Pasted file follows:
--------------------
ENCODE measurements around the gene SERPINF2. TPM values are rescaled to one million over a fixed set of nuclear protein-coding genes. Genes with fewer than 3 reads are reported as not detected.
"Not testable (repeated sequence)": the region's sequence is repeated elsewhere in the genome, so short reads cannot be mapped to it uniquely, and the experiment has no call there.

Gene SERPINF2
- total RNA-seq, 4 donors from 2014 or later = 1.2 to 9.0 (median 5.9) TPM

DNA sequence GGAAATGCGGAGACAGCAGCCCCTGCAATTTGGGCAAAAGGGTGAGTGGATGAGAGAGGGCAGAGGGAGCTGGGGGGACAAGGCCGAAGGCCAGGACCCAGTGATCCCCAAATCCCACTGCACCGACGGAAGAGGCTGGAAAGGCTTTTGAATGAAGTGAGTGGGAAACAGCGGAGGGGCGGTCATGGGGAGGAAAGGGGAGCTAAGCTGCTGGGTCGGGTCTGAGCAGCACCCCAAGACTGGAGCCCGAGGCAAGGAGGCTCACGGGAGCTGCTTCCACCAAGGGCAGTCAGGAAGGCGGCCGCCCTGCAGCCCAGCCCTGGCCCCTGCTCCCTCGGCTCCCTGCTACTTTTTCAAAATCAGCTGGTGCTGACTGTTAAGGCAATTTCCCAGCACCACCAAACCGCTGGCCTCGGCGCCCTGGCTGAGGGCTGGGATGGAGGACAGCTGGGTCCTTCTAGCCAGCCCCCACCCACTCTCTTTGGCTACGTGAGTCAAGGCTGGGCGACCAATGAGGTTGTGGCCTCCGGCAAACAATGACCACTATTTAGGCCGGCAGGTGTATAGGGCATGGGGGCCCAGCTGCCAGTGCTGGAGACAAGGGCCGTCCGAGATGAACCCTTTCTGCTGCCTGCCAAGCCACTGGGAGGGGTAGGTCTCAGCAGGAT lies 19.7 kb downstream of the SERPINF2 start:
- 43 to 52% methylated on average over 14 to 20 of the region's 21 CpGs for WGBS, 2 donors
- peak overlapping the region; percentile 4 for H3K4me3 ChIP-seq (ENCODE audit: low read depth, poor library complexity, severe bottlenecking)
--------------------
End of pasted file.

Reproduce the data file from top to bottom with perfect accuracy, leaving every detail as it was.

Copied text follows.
ENCODE measurements around the gene SERPINF2. TPM values are rescaled to one million over a fixed set of nuclear protein-coding genes. Genes with fewer than 3 reads are reported as not detected.
"Not testable (repeated sequence)": the region's sequence is repeated elsewhere in the genome, so short reads cannot be mapped to it uniquely, and the experiment has no call there.

Gene SERPINF2
- total RNA-seq, 4 donors from 2014 or later = 1.2 to 9.0 (median 5.9) TPM

DNA sequence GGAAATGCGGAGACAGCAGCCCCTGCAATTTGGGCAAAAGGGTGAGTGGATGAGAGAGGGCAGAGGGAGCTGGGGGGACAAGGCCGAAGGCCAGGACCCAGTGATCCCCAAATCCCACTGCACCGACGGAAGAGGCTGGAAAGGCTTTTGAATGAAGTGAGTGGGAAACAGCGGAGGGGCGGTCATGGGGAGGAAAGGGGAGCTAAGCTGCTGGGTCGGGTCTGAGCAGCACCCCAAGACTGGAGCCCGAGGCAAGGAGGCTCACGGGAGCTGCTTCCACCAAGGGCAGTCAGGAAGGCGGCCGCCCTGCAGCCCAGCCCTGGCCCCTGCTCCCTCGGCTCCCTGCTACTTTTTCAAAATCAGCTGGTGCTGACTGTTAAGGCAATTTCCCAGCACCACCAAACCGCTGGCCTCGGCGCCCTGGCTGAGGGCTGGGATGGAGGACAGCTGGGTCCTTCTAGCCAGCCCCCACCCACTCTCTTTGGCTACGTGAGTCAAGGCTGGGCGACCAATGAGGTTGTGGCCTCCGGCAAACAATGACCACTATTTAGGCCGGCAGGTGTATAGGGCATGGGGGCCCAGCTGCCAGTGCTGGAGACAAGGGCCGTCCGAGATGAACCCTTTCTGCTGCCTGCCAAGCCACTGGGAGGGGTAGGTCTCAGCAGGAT lies 19.7 kb downstream of the SERPINF2 start:
- 43 to 52% methylated on average over 14 to 20 of the region's 21 CpGs for WGBS, 2 donors
- peak overlapping the region; percentile 4 for H3K4me3 ChIP-seq (ENCODE audit: low read depth, poor library complexity, severe bottlenecking)